Grant Gunther’s classroom has Christmas lights on the ceiling and playing cards taped to the desks. Just like a deck of cards, he shuffles the desks around to mix up his students.
A Family Tradition
“My grandfather was the one who showed me my very first card trick,” Grant says. “It was a very simple, easy, little trick that just blew me away.”
“He had my face really really close to these cards and made sure I was paying attention, and he blew really hard like right in my face, so I squint and kinda go back,” Grant says. “While I did that, he just switched them.”
Grant’s grandfather was a French Canadian who learned a lot of his English through playing cards with other people. In the military, he met a man in his platoon who was a card cheat and taught him how to manipulate a deck of cards to make one of the players win.
“Granddad always seem to win a lot. Like, a lot. And I started watching him very closely,” Grant says. “And I think he saw my interest.”
Grant’s grandfather showed him some tricks, and he continued to learn more on his own with videos on the internet.
“It singled me out in a way I appreciated, because I can do things that other people couldn’t do, or didn’t want to take the time to learn.” Grant says. “For me, It almost like when you get a little of a high feeling when you fool somebody and you get away with it.”
Two Tricks (and how to do one)
Grant: “For this trick, I’ll just have you name any playing card in the deck. Out loud. Don’t make it an easy one.”
Me: “Okay. Seven of spades.”
Grant: “How would you define the word chaos?”
Me: “Random things that are bad, or not helping your situation.”
Grant: “I’m going to do something to the deck that is not going to help my situation. I’m going to take half of the cards and turn them face up. I’m going to shuffle them in, half of the cards face down.”
Grant: “What would you say is the opposite of chaos? Would you probably say control?”
Grant: “In magic, that’s exactly what you do. You give the illusion that things are one way when actually they are completely different. In the realm of card magic, it’s all about control. You’re going to see one card.”
My card was face up where every other card was face down.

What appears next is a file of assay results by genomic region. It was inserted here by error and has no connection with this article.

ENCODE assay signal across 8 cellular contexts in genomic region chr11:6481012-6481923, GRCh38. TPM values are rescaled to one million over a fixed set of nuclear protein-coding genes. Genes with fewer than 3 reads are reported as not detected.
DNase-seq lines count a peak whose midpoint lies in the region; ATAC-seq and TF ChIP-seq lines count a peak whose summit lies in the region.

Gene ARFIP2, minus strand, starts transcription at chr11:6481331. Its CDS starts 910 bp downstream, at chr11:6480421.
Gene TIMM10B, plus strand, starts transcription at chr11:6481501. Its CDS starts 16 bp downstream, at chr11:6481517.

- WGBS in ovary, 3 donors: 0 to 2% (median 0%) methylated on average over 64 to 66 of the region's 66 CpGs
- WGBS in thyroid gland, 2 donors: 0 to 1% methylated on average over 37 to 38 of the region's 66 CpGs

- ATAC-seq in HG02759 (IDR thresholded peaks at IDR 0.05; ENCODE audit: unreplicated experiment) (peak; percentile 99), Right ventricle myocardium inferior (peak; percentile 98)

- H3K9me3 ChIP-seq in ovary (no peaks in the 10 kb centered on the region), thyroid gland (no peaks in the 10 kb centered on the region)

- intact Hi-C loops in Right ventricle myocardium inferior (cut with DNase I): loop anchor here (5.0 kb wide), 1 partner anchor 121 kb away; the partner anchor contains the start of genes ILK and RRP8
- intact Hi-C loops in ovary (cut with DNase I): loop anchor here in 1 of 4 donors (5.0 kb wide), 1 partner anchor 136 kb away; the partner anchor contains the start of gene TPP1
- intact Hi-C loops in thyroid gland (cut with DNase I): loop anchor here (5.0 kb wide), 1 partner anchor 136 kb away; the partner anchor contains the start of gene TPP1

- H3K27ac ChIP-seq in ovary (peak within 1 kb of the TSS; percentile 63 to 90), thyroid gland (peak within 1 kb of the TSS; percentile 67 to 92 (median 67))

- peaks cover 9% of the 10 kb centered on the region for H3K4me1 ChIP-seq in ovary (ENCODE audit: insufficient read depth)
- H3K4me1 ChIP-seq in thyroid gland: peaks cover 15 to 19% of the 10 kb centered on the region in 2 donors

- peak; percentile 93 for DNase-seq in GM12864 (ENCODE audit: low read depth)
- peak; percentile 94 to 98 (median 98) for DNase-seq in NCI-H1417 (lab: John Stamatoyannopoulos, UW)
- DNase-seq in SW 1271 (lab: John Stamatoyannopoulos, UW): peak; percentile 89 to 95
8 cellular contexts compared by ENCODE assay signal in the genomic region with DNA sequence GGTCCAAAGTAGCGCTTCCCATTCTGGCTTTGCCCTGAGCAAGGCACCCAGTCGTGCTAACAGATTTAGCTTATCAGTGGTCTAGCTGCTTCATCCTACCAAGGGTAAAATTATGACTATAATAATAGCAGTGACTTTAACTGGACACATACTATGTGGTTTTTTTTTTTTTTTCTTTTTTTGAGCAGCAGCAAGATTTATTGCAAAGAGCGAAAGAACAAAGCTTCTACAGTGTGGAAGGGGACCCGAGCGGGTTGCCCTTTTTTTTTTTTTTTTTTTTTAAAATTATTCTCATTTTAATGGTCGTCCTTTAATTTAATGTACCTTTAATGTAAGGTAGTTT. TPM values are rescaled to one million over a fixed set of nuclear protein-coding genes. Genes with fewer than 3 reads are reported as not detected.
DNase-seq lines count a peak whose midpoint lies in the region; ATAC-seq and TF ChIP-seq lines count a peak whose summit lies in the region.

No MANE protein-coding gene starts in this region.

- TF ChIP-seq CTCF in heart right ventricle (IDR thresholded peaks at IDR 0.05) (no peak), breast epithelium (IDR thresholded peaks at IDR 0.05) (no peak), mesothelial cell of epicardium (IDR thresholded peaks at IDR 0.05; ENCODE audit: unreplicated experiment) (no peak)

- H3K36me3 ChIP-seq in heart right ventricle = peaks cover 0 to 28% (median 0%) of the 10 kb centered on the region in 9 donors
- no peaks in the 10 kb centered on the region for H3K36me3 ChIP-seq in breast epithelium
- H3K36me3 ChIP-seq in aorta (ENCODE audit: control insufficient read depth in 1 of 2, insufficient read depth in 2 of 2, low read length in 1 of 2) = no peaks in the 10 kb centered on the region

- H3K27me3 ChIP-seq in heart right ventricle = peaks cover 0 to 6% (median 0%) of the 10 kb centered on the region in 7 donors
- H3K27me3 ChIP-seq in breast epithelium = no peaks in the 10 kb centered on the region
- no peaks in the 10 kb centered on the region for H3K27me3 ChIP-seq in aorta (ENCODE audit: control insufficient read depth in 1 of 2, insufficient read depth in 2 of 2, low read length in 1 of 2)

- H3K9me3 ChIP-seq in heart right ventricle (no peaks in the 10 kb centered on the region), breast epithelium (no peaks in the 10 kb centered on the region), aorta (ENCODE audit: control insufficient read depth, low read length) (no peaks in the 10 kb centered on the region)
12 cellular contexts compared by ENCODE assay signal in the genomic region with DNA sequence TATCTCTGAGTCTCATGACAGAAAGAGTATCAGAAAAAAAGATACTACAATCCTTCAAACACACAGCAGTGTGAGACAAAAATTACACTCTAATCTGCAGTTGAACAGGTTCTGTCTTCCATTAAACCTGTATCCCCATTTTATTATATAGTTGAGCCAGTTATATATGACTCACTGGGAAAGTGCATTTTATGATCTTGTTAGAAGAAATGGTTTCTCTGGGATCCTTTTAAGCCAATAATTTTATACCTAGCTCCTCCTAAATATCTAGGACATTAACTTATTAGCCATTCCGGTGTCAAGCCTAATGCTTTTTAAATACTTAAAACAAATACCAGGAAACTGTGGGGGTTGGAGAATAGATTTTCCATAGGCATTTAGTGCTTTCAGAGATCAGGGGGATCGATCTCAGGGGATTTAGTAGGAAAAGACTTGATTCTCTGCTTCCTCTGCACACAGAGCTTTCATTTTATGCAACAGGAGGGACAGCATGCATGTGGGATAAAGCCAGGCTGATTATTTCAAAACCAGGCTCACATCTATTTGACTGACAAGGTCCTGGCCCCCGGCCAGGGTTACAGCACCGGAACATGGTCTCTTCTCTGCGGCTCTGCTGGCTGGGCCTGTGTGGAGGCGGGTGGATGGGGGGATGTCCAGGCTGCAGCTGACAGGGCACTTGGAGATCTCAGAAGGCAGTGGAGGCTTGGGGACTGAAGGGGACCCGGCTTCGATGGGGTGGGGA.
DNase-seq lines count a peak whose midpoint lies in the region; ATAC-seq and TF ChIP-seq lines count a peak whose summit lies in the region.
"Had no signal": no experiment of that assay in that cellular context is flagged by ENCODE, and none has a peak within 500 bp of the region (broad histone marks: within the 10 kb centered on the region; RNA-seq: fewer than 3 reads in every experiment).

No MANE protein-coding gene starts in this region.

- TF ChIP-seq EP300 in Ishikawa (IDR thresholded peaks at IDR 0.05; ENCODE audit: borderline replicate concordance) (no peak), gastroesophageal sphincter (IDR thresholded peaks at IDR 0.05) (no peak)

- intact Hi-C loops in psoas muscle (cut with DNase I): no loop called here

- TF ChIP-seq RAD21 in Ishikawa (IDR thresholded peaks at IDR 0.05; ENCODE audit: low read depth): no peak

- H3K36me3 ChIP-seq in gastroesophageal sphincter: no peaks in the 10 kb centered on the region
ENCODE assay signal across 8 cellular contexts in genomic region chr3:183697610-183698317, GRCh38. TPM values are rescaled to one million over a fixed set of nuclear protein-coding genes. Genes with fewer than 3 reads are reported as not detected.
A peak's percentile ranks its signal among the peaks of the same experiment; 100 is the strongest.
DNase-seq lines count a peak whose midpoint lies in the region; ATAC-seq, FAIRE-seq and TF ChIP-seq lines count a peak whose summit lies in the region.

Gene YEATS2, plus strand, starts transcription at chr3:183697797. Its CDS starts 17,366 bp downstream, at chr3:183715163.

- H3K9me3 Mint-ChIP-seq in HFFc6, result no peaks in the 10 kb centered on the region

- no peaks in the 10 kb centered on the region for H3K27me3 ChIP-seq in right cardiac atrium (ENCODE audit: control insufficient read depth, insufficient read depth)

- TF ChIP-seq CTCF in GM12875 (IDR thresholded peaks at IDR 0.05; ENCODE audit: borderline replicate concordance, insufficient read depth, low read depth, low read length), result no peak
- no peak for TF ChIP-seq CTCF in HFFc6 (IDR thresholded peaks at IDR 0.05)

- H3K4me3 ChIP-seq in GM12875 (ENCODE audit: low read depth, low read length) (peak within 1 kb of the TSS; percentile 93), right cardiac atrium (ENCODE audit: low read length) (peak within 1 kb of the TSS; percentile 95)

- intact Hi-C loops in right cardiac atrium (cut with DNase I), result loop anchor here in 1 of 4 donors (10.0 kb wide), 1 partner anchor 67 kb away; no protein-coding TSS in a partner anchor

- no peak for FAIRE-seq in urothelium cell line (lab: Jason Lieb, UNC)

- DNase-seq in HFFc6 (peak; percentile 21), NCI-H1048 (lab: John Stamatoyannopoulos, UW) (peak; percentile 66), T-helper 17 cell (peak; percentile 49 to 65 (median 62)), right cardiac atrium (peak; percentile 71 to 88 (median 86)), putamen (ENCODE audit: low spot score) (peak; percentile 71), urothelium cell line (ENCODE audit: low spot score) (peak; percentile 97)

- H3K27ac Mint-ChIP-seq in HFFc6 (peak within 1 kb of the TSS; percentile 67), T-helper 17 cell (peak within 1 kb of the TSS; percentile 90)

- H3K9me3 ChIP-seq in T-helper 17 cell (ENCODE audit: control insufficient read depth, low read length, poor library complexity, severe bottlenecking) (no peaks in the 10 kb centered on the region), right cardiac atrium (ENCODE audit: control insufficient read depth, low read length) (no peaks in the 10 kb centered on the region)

Grant: “I’ll mention the fact that I really enjoy messing with people. So I ask you a question, What is the opposite of chaos? But I am the one who answers it. So the opposite of chaos is not control. It’s order. So what I manage to do here was complete the order of the whole deck.”
The How-To Trick
Grant: “I would like you to cut half the deck and put it over here. Or anywhere you want. I don’t want to influence you at all.”
I cut the deck in half.
Grant: “What I want you to do with the other half of the deck is to cross it over so we can mark where you cut.”
Grant tells me to look at the card on top of the pile. I look at the top card without showing him.
Jack of Hearts. I put it back. I shuffled the deck.
Grant: “Think of the card you pick without saying it out loud.”
He guessed my card right.
Me: “How do you do that?”
Grant: “There’s a lot of different way to misdirect people.”
I had shuffled the Jack into the deck, and it was mixed with the other ones, but he never pulled it out of the deck, he just told me what card it was.
Grant: “It’s a pretty simple concept. Basicly what I did was peek at what card is going to be on top of the deck. By misdirecting your attention, I get to take a quick glimpse of what card is on the top.”
The Meaning of Magic
What draws in crowds of people to watch a simple magic trick?
“People are drawn to magic because we as human beings want to find an explanation for things we don’t understand,” Grant says. “Magic provides a way for us to experience mystery for a moment.”
“We call it the Art of Deception, and when it is done well, it’s one of the beautiful art forms in the world,” he says.
But while he speaks about magic being an art, really it’s just him playing tricks on people.
“It kinda boils down to the fact that I really like messing with people,” Grant says.
“I love messing with people.”